A company that provides communications services for immigrants in Europe announced this week that it will provide mobile and fixed VoIP services to a major Italian public utility’s business unit.
Officials at ICC Worldwide – an Italy-based company with U.S. headquarters in Corona Del Mar, California – say their subsidiary, ICC Italy Srl, will serve Teanet’s commercial and residential customers in the boot-shaped nation.
According to ICC President and Chief Executive Officer Rich Lauer, his company’s wholesale telecommunications use the same expertise and equipment which ICC normally uses, but in a non-competitive fashion.
“Even the service delivery hours are complementary,” Lauer said. “Teanet’s business customers will use the products primarily during regular business hours, whereas our immigrant worker-focused call shops operate primarily in the evenings and on weekends – effectively giving ICC double-duty utilization of our network and telephone switching equipment.”
Teanet is the communications and Internet infrastructure business unit of Gruppo Tea Spa, a utility that’s jointly owned by a number of northern Italian cities, serving 450,000 residents and businesses.
The company has implemented a network of fiber optic cable and high-performance wireless transmission capabilities, providing Internet and high-speed data access for businesses and residents in the organization’s service delivery area.
That network implementation project will sound familiar to U.S. citizens following a heated debate – as TMCnet has reported – on the benefits and drawbacks of a new initiative to use $7.2 billion deploy broadband nationwide, for the taxpayers who are subsidizing it, the services’ recipients, the economy at large and escalating unemployment rates.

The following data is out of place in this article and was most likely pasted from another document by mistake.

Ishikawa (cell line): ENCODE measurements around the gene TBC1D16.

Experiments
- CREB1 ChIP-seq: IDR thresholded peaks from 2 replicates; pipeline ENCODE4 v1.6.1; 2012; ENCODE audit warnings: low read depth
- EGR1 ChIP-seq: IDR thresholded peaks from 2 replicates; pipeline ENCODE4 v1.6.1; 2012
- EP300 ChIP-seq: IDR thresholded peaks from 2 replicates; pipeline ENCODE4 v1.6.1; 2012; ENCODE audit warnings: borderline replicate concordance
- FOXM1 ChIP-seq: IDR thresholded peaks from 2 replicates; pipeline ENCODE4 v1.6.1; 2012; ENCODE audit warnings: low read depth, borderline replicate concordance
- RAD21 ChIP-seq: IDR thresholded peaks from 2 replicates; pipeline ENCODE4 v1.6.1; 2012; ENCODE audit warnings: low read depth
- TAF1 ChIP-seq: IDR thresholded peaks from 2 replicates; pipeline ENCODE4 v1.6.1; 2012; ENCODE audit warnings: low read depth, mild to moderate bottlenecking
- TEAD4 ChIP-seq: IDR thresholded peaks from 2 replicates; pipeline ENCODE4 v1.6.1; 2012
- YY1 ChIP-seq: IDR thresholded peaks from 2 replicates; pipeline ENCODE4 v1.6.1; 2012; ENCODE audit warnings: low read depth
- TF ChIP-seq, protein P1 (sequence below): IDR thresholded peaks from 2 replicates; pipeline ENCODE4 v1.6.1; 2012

Last week, an industry veteran of more than 20 years told TMCnet in an interview that the portion of the $787 billion in the economic stimulus package that’s dedicated to nationwide broadband deployment likely will lead to wider use of VoIP.
Backed by broadband networks, hospitals and businesses, especially, will view VoIP as easier to install and manage than traditional PBX (News - Alert) networks, and will be cheaper overall for general use, according to Craig Settles, president and founder of Oakland-based Successful.com.
“Broadband networks that incorporate WiMAX (News - Alert) (News - Alert) or other wireless access will likely result in a lot of VoIP usage,” Settles told TMCnet in the interview. “If you have fiber providing 20, 30 or more megabits per second of backhaul for the wireless component, using VoIP makes all the sense in the world.”
According to Lauer, since most of ICC’s components are in place already, the company expects to be producing revenue from the Teanet agreement in a short period of time.
“Once started, we are confident that the growth of this business unit will be rapid and produce strong margins,” Lauer said. “In doing so, ICC’s profitability could easily double by calendar year-end over that previously projected from the immigrant worker market alone. I’m sure you can see why we are so excited about this opportunity.”
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Michael Dinan is a contributing editor for TMCnet, covering news in the IP communications, call center and customer relationship management industries. To read more of Michael's articles, please visit his columnist page.
Edited by Michael Dinan